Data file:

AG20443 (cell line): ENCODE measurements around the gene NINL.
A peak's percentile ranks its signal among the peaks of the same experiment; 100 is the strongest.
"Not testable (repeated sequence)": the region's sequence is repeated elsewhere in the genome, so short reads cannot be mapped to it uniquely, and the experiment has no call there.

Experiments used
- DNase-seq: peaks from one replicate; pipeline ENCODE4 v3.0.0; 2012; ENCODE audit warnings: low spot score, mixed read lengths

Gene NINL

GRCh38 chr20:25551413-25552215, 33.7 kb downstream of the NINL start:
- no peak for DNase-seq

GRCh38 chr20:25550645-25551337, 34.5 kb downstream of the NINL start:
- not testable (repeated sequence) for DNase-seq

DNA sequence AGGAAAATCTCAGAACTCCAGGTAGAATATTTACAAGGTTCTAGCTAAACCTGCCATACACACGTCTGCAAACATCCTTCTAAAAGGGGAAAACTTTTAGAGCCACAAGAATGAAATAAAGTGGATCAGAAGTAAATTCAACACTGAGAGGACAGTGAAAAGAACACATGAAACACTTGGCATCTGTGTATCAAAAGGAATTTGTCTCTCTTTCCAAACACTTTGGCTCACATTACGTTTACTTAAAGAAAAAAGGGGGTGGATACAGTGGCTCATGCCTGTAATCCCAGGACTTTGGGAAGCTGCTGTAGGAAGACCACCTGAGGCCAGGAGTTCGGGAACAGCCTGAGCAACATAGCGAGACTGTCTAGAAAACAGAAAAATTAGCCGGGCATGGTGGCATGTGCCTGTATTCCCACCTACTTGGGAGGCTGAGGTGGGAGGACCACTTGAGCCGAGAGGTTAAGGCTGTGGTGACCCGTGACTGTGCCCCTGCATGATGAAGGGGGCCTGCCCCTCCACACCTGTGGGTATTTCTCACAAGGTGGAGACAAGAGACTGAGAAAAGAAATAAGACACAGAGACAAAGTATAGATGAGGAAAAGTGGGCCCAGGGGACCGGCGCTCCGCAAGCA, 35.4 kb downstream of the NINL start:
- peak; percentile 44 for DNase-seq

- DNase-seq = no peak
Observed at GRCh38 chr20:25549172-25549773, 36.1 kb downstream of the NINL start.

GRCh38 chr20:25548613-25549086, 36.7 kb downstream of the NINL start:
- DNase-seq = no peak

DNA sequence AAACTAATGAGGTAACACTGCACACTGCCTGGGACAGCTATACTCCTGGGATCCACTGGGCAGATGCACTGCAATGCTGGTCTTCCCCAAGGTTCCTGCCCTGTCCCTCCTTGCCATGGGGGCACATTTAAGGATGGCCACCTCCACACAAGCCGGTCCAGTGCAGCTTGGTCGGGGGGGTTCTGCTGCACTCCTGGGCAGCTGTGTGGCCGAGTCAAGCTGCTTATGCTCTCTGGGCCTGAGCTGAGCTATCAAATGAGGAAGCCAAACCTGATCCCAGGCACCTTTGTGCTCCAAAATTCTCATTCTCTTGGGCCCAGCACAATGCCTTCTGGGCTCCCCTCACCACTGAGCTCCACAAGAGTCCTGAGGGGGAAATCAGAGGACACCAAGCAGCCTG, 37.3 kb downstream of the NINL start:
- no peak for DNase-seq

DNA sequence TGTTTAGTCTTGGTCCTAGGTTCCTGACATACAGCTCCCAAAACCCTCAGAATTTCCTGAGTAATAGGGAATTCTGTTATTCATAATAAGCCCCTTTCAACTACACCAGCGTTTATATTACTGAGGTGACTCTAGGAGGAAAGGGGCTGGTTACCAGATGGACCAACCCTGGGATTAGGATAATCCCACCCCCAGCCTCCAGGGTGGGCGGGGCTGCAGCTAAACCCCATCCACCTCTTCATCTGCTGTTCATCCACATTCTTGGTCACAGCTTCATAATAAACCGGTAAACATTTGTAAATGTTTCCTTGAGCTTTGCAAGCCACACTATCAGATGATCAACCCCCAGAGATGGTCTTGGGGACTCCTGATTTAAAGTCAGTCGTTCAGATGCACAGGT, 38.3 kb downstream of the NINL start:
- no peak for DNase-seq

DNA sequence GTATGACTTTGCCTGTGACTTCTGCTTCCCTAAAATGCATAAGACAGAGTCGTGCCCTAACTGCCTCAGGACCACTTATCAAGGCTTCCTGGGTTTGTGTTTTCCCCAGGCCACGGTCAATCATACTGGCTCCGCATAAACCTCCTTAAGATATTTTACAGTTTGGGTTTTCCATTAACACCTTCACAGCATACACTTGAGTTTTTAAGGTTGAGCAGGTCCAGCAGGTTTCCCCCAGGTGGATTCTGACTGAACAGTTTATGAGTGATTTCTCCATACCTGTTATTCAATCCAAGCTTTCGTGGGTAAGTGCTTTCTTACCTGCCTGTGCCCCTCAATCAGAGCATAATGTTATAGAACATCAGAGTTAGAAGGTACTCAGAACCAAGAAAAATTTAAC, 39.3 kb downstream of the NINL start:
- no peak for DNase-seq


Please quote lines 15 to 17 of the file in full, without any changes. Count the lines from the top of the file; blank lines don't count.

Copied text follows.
GRCh38 chr20:25548613-25549086, 36.7 kb downstream of the NINL start:
- DNase-seq = no peak

DNA sequence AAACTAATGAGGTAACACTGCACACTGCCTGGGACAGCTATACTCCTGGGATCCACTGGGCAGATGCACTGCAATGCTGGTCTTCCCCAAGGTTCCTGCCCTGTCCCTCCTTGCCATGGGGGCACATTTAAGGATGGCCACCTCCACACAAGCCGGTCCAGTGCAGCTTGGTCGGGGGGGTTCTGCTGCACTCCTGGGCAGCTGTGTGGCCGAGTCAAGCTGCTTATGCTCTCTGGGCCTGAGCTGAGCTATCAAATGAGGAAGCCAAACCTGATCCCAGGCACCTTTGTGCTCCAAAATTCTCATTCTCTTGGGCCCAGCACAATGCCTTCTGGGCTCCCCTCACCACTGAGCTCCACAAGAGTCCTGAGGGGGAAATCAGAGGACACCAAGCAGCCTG, 37.3 kb downstream of the NINL start: